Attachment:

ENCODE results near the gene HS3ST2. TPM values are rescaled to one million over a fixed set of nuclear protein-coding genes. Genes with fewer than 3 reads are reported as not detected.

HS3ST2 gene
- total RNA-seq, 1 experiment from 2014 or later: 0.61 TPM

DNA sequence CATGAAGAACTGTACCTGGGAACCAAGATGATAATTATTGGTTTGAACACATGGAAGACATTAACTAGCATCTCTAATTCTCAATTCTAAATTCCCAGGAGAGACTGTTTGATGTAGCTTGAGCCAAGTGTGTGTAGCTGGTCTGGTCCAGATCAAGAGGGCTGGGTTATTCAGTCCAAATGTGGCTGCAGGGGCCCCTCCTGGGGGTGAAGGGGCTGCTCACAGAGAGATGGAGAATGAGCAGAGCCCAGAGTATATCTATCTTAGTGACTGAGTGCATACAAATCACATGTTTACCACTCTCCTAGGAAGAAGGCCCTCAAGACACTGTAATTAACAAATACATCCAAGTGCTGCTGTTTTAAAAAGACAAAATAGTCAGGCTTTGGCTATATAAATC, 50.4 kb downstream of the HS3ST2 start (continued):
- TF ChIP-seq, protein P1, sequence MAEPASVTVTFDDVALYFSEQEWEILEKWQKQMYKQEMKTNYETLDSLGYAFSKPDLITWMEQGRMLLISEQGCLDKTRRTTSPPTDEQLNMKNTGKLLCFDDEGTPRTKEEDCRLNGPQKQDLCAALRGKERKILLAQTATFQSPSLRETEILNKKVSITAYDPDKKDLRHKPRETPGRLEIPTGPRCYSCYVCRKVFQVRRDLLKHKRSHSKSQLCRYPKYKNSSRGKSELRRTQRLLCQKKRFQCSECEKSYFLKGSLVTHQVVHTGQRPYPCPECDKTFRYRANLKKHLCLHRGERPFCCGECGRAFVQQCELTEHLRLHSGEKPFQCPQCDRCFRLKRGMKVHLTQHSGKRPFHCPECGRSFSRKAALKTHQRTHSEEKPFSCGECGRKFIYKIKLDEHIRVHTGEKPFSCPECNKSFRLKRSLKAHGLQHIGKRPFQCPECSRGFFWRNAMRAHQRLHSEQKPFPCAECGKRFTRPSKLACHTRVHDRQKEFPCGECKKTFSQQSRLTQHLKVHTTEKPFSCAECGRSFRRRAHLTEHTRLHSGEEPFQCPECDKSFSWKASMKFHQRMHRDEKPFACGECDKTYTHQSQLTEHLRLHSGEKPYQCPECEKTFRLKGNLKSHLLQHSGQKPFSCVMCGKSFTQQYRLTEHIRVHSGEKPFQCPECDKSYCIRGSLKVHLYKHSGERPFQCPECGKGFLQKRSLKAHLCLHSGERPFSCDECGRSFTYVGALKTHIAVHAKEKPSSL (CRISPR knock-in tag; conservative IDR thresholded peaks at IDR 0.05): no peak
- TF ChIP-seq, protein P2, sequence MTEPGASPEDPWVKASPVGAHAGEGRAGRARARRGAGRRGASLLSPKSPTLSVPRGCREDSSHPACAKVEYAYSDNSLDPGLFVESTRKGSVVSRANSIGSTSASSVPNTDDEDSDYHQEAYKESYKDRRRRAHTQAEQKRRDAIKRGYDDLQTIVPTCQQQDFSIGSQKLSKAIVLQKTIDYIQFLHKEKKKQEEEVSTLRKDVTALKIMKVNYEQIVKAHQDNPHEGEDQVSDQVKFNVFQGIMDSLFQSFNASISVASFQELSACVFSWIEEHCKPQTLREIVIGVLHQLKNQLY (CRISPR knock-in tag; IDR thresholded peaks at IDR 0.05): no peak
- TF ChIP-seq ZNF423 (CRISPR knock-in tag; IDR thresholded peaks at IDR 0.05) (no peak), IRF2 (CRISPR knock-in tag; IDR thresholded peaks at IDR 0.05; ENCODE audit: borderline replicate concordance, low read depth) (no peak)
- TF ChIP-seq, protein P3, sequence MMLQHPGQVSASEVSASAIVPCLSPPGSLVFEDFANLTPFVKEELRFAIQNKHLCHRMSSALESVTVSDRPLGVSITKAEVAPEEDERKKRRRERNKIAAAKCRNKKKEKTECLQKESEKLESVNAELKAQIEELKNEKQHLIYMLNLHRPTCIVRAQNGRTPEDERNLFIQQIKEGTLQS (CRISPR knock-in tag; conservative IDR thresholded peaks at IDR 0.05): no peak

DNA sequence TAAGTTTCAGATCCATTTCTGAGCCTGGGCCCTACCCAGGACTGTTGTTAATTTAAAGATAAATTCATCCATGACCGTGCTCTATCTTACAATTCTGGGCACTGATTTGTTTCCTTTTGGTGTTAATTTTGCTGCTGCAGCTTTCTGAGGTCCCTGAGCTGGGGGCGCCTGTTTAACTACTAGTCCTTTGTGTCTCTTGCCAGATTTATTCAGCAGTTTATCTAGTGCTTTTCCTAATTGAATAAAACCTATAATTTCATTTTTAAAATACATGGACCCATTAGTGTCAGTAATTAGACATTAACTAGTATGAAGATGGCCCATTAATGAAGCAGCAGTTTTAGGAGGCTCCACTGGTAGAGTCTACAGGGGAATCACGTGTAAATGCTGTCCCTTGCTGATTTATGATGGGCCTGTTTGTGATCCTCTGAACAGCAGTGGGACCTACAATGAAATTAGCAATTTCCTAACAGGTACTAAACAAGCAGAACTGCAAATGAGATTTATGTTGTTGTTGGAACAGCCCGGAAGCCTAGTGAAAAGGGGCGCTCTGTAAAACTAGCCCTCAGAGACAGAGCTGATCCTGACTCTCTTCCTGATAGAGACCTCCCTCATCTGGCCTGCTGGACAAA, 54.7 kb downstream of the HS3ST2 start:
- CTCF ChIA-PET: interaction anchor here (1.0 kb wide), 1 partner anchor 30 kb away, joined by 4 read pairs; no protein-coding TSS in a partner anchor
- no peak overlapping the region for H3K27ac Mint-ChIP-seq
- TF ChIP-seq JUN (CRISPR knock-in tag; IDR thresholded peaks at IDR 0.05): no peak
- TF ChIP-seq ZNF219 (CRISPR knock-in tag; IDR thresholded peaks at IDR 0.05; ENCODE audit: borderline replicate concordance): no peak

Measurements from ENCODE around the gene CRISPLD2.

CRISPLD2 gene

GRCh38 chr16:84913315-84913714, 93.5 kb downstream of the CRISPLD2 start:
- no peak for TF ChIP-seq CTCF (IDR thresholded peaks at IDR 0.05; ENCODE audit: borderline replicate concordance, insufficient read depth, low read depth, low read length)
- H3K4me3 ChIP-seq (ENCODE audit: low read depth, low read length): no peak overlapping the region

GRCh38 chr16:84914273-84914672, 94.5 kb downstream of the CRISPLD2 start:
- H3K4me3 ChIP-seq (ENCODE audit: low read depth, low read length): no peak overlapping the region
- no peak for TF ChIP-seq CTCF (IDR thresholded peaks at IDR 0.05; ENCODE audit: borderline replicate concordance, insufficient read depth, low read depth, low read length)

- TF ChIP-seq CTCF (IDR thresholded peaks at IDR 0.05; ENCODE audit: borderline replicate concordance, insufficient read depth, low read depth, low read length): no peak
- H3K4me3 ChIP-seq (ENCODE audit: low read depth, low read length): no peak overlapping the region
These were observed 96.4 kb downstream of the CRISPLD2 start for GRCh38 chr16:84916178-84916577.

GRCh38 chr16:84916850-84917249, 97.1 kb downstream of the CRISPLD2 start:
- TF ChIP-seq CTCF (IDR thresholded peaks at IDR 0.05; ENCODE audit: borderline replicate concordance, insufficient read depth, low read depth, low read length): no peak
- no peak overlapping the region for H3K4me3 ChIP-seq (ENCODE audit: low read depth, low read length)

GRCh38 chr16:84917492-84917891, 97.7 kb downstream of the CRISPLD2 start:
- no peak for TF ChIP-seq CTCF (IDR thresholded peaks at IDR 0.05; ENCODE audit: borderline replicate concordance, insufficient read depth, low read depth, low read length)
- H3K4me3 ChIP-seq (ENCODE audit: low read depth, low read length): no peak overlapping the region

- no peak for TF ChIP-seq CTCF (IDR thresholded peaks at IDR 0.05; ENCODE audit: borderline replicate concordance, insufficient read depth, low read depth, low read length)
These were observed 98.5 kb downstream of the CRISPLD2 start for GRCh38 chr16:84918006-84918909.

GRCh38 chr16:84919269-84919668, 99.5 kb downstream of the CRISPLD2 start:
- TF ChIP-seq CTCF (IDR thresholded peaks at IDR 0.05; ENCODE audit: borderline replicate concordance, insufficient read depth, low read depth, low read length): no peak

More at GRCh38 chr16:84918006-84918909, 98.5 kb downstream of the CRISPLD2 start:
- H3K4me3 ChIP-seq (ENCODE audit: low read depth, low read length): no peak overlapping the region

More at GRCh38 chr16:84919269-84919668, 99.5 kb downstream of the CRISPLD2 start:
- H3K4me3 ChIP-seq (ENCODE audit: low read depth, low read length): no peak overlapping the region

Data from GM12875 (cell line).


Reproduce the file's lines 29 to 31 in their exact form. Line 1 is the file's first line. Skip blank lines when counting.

- no peak for TF ChIP-seq CTCF (IDR thresholded peaks at IDR 0.05; ENCODE audit: borderline replicate concordance, insufficient read depth, low read depth, low read length)
- H3K4me3 ChIP-seq (ENCODE audit: low read depth, low read length): no peak overlapping the region

- no peak for TF ChIP-seq CTCF (IDR thresholded peaks at IDR 0.05; ENCODE audit: borderline replicate concordance, insufficient read depth, low read depth, low read length)